Embracing change

Hugging trees
Embracing change

Change. Transform. Refresh. Re-focus. 

I’ve said goodbye to my web content writing offering.  It’s time to move on, change, and re-focus.

To embrace the unfolding adventures of the next stage of my life, to enjoy being a Granny, to have more adventures in Dolly the Caddy Camper, to move more and sit less.

My 5 top freelance achievements:

  1. Working on some amazing projects with www.bluesail.com.  And being part of a team that helped tourism officers in London to focus on their tourism offerings, that wrote useful ‘How To’ guides for tourism & marketing officers, and that created, launched, wrote, and edited the North East Tourism Toolkit website for North East tourism businesses.
  2. Connecting and working with wonderful colleagues and clients. Amanda Shepherd and her team at Blue Sail, all of my ex-colleagues at VisitBrighton, the team at nVisage, Adam and Laurie at Press Choice, Govind at Freedom Holidays, Dan at Davanco Leisure, and many more.
  3. Working alongside wonderful content writers – Christina at Brittle Star, Lauren Smith at The Original Wordsmith, Jamie Scott at Just Add Words, and freelance writer Dan Tester.
  4. Being advised by Dawn at Migrate Media and Adam at Giganaut who have guided and developed my online presence from day one with a website that has consistently  ranked Page 1 for search term web content writer
  5. Being flexible with where I worked.  In 14 years I moved from Sussex to Staffordshire and back down to Sussex.  My desk space has varied from.. being in a cupboard, overlooking a snowy courtyard, round the corner from an 11th century ruined castle, close to a warming open-fire, in libraries,  in a little village in Oxfordshire, and in a basement in Hove.

My 3 freelance side-lines:

  1. I trained to become a NIA Blue Belt Teacher and taught 2 NIA classes a week.  Oh what wonderful people I met and danced with.
  2. I combined freelance with part-time work.  Working at a beautiful dance space, Deda, in Derby. Working at Structural Engineers Hemsley Orrell Partnership in Hove,  And working at the NHS in Lancing and Sussex.
  3. I project managed the launch of an online family tree, and helping my now deceased cousin, James Gibbs, to sell and find homes for his beautiful fish paintings.

My top 2 freelance lessons:

  1. Learning to develop a ‘never give up’ attitude.  I kept going with projects at the most difficult of times.  To make ends meet and alongside my web content writing,  I’ve done cold-calling, database research, deadline-driven transcription work, and on-street surveys.  And I’ve learnt how to do my own online tax returns.
  2. Learning that freelance working is both free-ing and tie-ing.  Free-ing in that I can work when and where I want, tie-ing in that if I don’t do the work I don’t get paid. My time and energy has ultimately been tied to projects.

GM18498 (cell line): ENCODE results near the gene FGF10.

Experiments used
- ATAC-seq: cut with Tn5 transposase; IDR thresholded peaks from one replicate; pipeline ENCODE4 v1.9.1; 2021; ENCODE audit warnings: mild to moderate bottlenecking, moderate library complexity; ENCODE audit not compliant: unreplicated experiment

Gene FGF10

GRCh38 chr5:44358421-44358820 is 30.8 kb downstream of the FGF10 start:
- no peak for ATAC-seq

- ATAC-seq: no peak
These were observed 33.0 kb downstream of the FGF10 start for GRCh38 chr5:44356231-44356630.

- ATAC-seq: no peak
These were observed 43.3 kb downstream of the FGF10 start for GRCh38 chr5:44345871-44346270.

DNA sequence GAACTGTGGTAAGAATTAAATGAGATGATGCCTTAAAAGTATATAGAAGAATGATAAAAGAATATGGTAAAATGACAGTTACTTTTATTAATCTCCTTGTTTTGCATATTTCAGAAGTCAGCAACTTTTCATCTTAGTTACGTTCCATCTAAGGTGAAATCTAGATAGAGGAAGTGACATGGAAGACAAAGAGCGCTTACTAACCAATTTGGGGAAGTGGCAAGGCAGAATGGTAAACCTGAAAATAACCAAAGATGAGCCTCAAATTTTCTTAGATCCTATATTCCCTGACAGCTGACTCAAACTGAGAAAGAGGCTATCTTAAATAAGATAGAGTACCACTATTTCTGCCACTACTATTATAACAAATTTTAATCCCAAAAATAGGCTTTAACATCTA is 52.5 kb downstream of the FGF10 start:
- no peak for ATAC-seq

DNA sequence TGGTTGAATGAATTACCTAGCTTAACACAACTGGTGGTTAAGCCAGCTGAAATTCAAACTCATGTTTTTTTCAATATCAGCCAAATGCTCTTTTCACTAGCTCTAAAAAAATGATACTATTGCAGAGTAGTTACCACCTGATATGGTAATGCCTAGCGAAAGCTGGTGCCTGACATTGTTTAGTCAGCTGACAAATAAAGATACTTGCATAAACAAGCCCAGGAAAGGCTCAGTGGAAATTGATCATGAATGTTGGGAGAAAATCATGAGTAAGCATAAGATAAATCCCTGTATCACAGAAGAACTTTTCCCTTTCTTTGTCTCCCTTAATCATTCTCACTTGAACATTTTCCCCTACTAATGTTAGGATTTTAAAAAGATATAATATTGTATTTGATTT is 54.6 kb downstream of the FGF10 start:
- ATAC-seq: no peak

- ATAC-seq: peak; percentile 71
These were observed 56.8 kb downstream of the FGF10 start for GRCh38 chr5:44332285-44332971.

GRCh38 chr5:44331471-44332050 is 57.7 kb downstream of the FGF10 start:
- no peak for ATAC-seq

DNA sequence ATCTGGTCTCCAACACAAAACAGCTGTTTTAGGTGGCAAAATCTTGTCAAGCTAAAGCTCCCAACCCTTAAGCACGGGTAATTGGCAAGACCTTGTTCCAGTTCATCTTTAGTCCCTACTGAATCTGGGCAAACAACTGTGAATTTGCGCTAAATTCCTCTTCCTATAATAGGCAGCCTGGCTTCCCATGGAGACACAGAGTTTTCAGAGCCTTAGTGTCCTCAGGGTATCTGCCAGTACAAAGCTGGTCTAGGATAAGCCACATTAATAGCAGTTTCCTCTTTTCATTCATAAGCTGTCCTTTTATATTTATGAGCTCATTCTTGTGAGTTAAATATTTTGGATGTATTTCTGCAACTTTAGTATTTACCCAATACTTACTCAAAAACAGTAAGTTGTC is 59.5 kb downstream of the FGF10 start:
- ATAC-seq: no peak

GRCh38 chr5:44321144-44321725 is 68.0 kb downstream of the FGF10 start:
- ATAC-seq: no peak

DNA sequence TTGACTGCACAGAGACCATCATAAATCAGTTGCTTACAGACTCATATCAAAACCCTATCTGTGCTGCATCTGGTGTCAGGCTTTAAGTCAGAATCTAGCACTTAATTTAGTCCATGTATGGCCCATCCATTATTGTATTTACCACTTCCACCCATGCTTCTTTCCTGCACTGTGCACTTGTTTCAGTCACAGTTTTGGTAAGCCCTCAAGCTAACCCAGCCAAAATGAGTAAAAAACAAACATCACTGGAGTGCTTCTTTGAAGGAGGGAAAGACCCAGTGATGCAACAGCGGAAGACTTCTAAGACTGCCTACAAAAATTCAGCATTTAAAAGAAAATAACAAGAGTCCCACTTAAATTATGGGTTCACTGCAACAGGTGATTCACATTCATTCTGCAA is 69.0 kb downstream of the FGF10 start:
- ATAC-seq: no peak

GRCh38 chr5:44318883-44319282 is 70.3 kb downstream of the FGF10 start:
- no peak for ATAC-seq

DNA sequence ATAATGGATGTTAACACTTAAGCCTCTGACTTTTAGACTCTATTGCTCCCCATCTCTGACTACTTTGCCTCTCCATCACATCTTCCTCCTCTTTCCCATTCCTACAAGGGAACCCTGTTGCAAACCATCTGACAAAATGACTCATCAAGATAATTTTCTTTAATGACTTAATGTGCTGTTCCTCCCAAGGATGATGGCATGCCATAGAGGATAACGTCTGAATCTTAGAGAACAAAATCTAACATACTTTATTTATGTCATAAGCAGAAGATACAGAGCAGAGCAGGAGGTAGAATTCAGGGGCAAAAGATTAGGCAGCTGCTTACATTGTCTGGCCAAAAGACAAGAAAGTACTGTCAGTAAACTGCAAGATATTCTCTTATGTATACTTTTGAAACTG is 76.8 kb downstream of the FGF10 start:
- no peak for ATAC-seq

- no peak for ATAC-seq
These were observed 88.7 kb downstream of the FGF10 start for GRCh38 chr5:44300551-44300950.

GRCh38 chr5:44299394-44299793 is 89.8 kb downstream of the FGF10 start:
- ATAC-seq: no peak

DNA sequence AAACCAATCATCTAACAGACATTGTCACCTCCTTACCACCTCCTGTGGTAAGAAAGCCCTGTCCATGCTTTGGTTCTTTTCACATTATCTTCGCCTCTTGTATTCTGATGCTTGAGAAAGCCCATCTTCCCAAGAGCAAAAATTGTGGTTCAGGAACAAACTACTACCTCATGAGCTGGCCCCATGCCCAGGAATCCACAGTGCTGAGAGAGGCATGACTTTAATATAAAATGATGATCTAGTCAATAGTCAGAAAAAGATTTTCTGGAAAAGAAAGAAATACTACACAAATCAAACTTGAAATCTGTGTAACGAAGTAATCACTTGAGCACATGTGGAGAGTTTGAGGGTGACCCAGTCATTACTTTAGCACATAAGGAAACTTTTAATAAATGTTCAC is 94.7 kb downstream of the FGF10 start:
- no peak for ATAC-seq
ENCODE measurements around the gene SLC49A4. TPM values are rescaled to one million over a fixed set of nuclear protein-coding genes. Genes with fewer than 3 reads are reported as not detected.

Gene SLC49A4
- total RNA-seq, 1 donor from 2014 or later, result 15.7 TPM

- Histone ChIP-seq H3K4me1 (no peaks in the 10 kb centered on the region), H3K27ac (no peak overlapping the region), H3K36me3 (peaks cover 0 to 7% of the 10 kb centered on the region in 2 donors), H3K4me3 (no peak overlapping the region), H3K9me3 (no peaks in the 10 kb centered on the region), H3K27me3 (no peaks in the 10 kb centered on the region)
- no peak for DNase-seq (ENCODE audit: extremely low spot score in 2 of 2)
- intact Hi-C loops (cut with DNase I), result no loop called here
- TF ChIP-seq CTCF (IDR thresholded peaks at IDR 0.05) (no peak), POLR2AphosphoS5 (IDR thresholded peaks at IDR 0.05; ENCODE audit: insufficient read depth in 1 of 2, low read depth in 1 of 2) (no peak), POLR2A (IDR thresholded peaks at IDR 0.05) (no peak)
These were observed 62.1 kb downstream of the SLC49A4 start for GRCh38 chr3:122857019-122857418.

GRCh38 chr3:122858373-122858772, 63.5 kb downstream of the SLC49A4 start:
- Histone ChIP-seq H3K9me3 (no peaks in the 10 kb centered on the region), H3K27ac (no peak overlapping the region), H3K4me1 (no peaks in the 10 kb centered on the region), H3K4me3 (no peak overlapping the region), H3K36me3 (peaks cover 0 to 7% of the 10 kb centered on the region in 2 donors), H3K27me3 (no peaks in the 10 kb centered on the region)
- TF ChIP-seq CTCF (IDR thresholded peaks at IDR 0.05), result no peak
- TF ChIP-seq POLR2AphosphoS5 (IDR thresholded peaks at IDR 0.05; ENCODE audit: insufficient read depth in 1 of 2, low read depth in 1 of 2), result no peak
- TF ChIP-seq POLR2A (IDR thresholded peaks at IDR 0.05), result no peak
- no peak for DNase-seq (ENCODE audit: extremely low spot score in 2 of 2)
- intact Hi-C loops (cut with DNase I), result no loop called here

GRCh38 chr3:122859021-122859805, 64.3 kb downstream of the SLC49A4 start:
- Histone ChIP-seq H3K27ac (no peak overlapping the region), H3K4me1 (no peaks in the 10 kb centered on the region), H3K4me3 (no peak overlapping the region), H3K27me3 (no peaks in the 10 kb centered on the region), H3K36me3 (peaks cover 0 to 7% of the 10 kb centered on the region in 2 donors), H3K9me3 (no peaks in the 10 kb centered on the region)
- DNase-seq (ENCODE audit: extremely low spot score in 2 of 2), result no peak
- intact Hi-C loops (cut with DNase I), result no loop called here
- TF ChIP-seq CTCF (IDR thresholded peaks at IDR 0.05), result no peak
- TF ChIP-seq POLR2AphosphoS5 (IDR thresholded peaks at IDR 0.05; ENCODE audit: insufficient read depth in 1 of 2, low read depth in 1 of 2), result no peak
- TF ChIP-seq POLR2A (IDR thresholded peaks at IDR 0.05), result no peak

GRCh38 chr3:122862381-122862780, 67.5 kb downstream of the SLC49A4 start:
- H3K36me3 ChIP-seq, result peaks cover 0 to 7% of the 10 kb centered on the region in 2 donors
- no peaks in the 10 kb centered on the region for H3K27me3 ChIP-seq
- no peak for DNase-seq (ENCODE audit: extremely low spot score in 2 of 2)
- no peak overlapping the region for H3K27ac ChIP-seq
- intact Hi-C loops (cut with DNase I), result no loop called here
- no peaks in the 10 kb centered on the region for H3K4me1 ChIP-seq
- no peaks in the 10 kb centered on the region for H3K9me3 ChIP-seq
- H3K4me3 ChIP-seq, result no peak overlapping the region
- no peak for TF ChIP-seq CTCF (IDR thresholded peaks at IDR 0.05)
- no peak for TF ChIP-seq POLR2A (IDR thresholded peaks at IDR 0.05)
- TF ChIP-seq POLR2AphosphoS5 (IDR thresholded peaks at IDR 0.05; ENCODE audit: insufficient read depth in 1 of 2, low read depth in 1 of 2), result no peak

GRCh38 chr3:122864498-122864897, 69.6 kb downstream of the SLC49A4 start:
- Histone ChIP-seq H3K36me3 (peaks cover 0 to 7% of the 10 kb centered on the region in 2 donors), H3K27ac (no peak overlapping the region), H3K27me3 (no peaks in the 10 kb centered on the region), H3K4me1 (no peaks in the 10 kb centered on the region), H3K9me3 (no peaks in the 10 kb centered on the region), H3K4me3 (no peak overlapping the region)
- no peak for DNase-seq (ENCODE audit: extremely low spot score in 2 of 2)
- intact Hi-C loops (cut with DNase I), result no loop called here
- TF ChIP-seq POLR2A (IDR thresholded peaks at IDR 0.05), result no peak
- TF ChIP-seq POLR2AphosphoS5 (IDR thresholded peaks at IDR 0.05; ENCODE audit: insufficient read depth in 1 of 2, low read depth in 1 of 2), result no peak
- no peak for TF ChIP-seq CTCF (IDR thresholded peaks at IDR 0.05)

• encourages us to go out of our comfort zones
  • teaches us to be flexible
  • reveals our strengths
  • encourages us to be more compassionate
  • breaks up routines
  • offers opportunities
  • encourages us to re-invent ourselves and reminds us of our passions

My new beginnings:

I’m letting go of the web content writing, and I’m inviting in time for:

  • being a Granny
  • adventuring in Dolly the Caddy Camper
  • being creative
  • finding new ways of ‘moving’
  • spending time with family
  • hugging more trees
  • helping our precious green spaces

Thank you to everyone who has been part of my freelance journey since 2006, what an amazing journey it’s been.

Change made it happen.

Sarah x

Tales, travels

Don’t be a tourist, be a traveller

Don't be a tourist, be a traveller
Don’t be a tourist, be a traveller

I saw this ‘Don’t be a tourist, be a traveller’ sign in a shop window on my recent visit to Thessaloniki, Greece.

And it got me thinking.  Is there really a difference between tourists and travellers?  I suppose we’ve all been tourists at times and we’ve all been travellers.  And some of us seek out travelling and some of us seek out sticking to the tourist hotspots (which we do as travellers too). Most of us  share the desire to visit and explore amazing locations, and however we do this is our choice, there is no right or wrong.

For me, to be a traveller is:

  • To arrive at a new destination and just……breathe
  • To know a little about the history and culture of where I’m visiting
  • To ask myself ‘how does this place make me feel?’
  • To take time to watch the locals as they go about their daily lives – what are they wearing, how do they move, how do they look?
  • To pick and choose where I want to go and which tourist spots ‘say’ something to me
  • To wander down a side street or two and see what’s round the corner
  • To take time to watch the locals as they go about their daily lives
  • To seek out the shops that have been there for years
  • To try some local dishes
  • To hop on a local bus.
  • To sit in a park and watch the world go by
  • To leave with memories of, and feelings for, a place

An authentic traveller

Having said in my previous post that I’m taking a sabbatical from my web content writing work, I now find that I’ve been asked to write travel articles for a long-term client.

He used the word ‘authentic’ travel articles.  And it made me smile.   I said in my last post that I’m on a journey to find my authentic writing voice.  And now I find that I might be able to combine both – authentic writing with authentic experiences.

And perhaps that’s what being a traveller is all about.  That it’s an authentic experience more than an organised experience.

What does being a traveller mean to you?